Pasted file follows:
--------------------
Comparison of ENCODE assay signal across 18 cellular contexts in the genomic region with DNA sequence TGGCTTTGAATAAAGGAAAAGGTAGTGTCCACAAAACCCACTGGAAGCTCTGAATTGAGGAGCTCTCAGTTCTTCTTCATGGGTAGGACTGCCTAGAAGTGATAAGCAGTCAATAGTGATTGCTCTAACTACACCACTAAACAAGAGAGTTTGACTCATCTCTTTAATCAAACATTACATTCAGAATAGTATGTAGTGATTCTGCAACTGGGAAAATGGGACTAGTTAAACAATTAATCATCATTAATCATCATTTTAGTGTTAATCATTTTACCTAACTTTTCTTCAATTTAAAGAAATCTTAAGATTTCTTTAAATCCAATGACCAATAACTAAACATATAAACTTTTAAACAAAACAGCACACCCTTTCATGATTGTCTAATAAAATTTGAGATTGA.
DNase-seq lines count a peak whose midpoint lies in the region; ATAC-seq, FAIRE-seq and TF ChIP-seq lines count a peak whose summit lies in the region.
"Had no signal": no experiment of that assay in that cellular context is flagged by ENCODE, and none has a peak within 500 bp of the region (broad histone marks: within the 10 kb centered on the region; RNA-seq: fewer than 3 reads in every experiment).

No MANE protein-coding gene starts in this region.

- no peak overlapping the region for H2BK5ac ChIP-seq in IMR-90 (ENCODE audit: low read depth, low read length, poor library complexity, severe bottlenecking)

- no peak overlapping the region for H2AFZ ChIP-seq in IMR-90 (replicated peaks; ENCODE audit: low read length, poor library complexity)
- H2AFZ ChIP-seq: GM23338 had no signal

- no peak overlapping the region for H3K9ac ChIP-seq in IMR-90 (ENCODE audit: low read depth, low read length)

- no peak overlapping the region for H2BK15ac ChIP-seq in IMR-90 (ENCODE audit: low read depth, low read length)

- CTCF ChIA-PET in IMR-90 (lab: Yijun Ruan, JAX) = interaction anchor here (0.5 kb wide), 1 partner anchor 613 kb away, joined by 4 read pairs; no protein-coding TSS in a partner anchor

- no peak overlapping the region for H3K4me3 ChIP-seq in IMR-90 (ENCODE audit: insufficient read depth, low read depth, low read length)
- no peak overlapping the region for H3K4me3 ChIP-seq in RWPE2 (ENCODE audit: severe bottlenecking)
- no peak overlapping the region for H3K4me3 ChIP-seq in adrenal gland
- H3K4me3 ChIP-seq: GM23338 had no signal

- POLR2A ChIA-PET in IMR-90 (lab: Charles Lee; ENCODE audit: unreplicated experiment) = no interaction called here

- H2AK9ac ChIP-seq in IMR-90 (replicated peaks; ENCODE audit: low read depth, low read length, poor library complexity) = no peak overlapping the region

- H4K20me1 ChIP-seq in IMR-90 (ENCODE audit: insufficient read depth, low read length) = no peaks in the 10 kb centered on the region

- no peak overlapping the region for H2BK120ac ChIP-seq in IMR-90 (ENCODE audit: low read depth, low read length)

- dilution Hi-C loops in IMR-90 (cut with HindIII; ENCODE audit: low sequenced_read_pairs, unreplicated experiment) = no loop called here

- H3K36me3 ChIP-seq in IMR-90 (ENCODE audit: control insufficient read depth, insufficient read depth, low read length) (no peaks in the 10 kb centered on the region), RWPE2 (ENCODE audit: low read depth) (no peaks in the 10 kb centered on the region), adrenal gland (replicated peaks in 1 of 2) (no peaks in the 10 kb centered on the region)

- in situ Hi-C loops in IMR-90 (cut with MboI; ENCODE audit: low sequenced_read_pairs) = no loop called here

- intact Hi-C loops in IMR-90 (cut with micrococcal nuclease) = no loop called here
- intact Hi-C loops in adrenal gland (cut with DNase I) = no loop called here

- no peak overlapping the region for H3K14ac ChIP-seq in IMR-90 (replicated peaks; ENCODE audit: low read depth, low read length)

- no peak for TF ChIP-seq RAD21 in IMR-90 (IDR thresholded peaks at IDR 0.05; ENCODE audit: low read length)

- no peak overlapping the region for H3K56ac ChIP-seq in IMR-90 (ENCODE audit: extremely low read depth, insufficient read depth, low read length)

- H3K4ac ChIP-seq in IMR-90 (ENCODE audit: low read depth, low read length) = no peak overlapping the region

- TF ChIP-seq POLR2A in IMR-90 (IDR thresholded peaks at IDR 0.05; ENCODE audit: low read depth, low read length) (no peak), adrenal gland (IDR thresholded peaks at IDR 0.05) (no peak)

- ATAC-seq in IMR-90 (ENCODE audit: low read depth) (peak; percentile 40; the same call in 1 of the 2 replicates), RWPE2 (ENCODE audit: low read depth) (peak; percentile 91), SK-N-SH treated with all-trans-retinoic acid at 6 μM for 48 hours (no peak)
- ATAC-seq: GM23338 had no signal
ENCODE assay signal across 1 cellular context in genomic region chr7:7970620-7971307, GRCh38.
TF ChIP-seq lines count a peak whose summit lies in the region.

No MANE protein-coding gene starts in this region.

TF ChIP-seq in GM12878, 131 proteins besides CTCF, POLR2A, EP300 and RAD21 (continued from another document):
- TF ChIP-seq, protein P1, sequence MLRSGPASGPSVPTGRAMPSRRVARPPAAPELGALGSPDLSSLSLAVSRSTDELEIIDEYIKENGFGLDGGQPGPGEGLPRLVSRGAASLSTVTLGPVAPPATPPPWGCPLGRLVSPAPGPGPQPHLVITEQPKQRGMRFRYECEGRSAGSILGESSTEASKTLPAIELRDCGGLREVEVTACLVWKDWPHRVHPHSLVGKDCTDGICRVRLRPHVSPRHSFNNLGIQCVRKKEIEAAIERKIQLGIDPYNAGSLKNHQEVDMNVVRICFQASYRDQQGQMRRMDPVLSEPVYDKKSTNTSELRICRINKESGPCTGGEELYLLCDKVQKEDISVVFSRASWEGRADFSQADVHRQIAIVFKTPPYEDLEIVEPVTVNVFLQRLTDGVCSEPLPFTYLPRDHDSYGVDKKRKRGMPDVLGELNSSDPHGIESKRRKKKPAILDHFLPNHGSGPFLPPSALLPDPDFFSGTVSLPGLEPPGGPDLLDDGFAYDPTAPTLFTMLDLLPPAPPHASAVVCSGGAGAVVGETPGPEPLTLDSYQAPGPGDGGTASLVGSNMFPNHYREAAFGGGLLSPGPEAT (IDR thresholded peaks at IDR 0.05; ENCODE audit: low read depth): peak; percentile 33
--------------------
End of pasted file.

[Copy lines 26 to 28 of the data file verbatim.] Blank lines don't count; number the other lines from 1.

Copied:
- no peak overlapping the region for H3K56ac ChIP-seq in IMR-90 (ENCODE audit: extremely low read depth, insufficient read depth, low read length)

- H3K4ac ChIP-seq in IMR-90 (ENCODE audit: low read depth, low read length) = no peak overlapping the region

- TF ChIP-seq POLR2A in IMR-90 (IDR thresholded peaks at IDR 0.05; ENCODE audit: low read depth, low read length) (no peak), adrenal gland (IDR thresholded peaks at IDR 0.05) (no peak)